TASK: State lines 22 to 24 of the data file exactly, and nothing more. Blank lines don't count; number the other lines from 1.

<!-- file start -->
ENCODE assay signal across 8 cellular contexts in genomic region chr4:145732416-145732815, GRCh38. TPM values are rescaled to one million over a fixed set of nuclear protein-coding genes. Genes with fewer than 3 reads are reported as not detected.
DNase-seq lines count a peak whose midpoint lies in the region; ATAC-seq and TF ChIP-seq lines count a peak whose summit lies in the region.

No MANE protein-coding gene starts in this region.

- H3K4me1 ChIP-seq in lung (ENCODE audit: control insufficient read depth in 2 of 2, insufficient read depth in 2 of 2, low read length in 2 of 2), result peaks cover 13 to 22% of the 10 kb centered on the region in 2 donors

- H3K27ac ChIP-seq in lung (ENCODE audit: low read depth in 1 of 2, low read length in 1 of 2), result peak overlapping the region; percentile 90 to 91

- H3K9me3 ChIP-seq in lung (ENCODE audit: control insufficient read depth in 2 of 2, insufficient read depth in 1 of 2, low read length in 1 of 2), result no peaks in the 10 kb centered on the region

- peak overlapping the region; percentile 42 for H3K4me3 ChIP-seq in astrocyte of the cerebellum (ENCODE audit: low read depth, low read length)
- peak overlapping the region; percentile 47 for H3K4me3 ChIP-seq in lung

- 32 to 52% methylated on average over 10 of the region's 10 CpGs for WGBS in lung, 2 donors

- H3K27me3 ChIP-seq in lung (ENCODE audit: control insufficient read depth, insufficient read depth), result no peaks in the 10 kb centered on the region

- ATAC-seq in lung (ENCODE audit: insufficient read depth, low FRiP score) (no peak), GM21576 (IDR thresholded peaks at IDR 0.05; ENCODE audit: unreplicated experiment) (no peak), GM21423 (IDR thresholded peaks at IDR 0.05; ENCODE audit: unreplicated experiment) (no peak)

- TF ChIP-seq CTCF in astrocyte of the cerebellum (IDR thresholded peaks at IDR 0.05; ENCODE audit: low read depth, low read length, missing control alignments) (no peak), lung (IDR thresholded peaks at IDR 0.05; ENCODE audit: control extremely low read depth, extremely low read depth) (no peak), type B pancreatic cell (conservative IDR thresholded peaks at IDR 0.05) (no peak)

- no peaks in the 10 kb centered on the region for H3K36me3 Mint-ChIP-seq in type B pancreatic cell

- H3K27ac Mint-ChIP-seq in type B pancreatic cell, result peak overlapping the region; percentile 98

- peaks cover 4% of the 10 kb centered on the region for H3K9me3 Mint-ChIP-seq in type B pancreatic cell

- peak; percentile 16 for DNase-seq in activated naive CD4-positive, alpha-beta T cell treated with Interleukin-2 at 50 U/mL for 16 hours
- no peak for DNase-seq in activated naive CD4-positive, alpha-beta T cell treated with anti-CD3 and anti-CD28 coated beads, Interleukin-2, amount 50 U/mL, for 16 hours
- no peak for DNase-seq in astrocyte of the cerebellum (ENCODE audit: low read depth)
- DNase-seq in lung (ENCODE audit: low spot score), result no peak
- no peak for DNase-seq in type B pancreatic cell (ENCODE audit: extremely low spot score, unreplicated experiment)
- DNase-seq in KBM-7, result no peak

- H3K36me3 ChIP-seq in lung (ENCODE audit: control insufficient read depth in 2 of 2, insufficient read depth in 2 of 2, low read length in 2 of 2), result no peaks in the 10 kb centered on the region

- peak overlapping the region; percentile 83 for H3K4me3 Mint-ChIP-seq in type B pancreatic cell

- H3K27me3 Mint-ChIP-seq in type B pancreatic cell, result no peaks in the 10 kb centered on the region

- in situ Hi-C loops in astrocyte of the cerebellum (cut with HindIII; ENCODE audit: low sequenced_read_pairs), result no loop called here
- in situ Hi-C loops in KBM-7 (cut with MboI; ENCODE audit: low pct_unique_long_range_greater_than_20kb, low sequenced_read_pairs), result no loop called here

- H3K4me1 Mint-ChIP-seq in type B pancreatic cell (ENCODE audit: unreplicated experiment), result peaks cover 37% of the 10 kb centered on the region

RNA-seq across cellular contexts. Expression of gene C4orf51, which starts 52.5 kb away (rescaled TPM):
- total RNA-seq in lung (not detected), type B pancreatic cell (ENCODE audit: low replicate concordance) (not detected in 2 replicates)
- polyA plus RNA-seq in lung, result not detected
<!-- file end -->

- H3K36me3 ChIP-seq in lung (ENCODE audit: control insufficient read depth in 2 of 2, insufficient read depth in 2 of 2, low read length in 2 of 2), result no peaks in the 10 kb centered on the region

- peak overlapping the region; percentile 83 for H3K4me3 Mint-ChIP-seq in type B pancreatic cell

- H3K27me3 Mint-ChIP-seq in type B pancreatic cell, result no peaks in the 10 kb centered on the region